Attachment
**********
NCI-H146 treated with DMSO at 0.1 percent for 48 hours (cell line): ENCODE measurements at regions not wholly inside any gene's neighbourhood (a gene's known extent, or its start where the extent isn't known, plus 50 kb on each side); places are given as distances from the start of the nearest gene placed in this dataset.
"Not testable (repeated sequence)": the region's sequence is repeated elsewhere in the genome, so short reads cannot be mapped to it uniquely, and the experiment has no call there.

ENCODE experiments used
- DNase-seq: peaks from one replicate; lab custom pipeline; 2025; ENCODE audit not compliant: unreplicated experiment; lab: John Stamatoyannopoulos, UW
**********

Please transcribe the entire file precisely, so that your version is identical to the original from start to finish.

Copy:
NCI-H146 treated with DMSO at 0.1 percent for 48 hours (cell line): ENCODE measurements at regions not wholly inside any gene's neighbourhood (a gene's known extent, or its start where the extent isn't known, plus 50 kb on each side); places are given as distances from the start of the nearest gene placed in this dataset.
"Not testable (repeated sequence)": the region's sequence is repeated elsewhere in the genome, so short reads cannot be mapped to it uniquely, and the experiment has no call there.

ENCODE experiments used
- DNase-seq: peaks from one replicate; lab custom pipeline; 2025; ENCODE audit not compliant: unreplicated experiment; lab: John Stamatoyannopoulos, UW